Grace is so integral to the Christian faith that people can sometimes fail to realize that the general concept is not unique to Christianity. In ancient secular Greek writings, the word charis essentially meant “that which delights.” In this sense, grace could mean “a gift given” or “a favor done,” as well as “a sense of appreciation” on the part of the recipient for that gift or favor. New Testament authors employ the use of charis in each of these three senses (Acts 24:27; 2 Corinthians 8:6-7; and Hebrews 12:28-29).
God’s grace is always pure; He delights in blessing others because He is characterized by love. God is always happy to see us do well. He also delights in seeing us give to one another. This reality is such an integral part of God’s mindset, that He has given the gift of common grace to humanity.
Have you ever done something nice or helpful for another person and then felt really good about it? Of course you have. Have you ever wondered where that good feeling comes from?
Could that feeling be the product of an entirely natural evolutionary process? It hardly fits the “survival of the fittest” mentality that characterizes evolutionary theory.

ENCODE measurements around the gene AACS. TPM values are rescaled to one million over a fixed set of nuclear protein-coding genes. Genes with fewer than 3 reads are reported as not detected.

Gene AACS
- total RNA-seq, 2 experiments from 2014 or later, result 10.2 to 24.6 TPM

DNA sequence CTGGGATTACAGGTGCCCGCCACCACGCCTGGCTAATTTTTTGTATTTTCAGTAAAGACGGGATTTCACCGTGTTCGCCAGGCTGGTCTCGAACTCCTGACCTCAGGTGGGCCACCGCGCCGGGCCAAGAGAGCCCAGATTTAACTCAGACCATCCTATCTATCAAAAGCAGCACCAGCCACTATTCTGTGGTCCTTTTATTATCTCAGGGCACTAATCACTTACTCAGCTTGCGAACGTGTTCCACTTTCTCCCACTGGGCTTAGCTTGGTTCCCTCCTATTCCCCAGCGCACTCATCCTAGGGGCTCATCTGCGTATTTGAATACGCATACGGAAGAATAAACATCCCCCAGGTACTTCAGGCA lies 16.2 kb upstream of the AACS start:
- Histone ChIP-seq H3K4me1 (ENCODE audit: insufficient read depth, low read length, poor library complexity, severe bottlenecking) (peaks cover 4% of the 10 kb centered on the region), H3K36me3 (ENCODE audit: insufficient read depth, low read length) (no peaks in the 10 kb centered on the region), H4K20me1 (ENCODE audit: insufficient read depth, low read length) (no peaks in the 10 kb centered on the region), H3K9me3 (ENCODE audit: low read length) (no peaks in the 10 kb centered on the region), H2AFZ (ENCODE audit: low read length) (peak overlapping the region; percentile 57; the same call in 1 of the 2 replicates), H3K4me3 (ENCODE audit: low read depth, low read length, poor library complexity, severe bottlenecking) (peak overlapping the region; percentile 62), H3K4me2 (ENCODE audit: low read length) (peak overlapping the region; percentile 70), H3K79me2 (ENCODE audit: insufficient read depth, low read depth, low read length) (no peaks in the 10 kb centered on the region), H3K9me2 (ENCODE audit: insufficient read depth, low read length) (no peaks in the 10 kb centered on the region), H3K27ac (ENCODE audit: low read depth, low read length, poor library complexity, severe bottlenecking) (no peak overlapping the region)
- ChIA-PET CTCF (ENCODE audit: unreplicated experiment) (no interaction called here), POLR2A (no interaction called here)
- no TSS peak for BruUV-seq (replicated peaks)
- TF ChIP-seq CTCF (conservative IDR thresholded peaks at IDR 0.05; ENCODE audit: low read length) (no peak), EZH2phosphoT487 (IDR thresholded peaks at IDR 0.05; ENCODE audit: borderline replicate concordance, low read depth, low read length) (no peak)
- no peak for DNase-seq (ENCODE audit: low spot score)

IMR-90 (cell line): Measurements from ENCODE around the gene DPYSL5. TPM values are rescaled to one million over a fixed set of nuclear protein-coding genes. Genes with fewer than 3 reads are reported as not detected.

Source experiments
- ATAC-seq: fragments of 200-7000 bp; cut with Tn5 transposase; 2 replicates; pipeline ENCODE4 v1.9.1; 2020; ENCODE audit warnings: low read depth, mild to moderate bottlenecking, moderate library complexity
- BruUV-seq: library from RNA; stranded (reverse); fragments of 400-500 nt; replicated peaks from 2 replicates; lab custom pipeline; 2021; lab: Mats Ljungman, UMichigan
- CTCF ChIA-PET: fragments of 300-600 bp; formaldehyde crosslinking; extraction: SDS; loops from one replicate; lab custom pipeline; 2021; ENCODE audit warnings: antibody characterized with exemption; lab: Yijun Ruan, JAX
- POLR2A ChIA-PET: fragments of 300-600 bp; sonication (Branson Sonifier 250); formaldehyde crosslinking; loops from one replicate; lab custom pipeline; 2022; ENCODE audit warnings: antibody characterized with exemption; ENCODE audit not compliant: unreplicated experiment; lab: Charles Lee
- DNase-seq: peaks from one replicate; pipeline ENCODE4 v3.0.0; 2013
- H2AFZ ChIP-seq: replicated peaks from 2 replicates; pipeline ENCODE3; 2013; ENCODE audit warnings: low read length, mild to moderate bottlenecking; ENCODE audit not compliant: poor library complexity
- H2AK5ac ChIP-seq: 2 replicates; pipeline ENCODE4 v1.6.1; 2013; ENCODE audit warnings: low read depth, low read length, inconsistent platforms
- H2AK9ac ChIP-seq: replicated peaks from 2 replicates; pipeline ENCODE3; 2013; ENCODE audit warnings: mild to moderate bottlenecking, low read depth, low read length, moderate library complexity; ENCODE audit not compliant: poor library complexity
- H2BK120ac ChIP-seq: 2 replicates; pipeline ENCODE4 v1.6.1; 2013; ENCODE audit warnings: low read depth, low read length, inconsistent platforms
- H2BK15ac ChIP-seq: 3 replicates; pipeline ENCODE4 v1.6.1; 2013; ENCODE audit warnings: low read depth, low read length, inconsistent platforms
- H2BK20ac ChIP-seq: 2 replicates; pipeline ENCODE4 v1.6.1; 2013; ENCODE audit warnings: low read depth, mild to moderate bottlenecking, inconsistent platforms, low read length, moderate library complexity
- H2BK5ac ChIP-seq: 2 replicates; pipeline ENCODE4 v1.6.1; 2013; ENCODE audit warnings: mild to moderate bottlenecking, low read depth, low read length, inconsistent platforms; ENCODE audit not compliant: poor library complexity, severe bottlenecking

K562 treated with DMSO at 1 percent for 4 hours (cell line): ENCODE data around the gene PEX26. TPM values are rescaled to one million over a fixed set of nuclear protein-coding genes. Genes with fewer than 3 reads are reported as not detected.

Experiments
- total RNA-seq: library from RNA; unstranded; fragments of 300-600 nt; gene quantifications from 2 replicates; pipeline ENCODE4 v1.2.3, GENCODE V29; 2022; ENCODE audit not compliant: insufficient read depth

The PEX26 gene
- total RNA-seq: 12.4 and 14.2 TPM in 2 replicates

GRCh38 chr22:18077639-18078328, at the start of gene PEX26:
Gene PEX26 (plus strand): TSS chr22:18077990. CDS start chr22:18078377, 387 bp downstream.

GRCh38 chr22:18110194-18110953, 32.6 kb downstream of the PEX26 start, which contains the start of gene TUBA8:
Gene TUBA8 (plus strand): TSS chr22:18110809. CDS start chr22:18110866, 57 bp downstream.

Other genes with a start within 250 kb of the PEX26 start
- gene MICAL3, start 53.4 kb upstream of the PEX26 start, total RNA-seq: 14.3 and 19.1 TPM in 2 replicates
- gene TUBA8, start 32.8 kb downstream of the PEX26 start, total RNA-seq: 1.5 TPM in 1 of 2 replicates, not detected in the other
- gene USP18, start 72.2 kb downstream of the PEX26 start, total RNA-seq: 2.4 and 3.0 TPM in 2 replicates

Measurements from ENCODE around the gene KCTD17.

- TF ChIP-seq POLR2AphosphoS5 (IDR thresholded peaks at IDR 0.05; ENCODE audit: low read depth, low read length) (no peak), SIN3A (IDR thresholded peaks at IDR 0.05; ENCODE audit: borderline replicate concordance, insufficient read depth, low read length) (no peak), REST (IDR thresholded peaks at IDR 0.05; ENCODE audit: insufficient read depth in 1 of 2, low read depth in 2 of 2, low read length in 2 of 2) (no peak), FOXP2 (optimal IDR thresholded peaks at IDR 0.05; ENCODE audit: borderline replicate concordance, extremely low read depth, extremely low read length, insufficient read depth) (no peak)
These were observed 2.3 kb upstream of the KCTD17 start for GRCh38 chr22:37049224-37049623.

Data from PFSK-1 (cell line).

Because God created the human race in His image, he provided us with a common grace that breeds a sense of delight when we give to others. Grace, in this sense, is not unique to the followers of Christ. We are all created in God’s image and so we can all experience the joy of giving. Common grace can make Christmas special even for those who aren’t walking with God.
As awesome as it can be for us to give to others, there is a problem—and one that has huge implications. Our human selfishness has a way of corrupting all that is good.
For example, how often do we do favors for others with the hopes that our “generosity” will work to our advantage? Or, how often do we give gifts with the expectation of reciprocity? Furthermore, sometimes we give not because we really care about others, but because we want that good feeling that common grace provides. Outwardly, our actions may appear to be quite noble, but inwardly, our highest concern is for ourselves.
When our giving is impure, Christmas can be a selfish, petty experience. But there is a way to steer clear of the polluted waters of impure giving during the Christmas season, and it has nothing to do with getting the best deals on gifts.
We celebrate Christmas because God unselfishly gave His Son as a gift to the human race. The “grace gift” of the Christ Child is not based on our merit but on God’s unselfish love—and His joyful desire to bless His human creatures.
If we can keep our focus on God’s gracious gift to us during this holiday season, petty selfishness will be unable to pollute the joy of our Christmas giving. And that, my friends, is what grace is all about!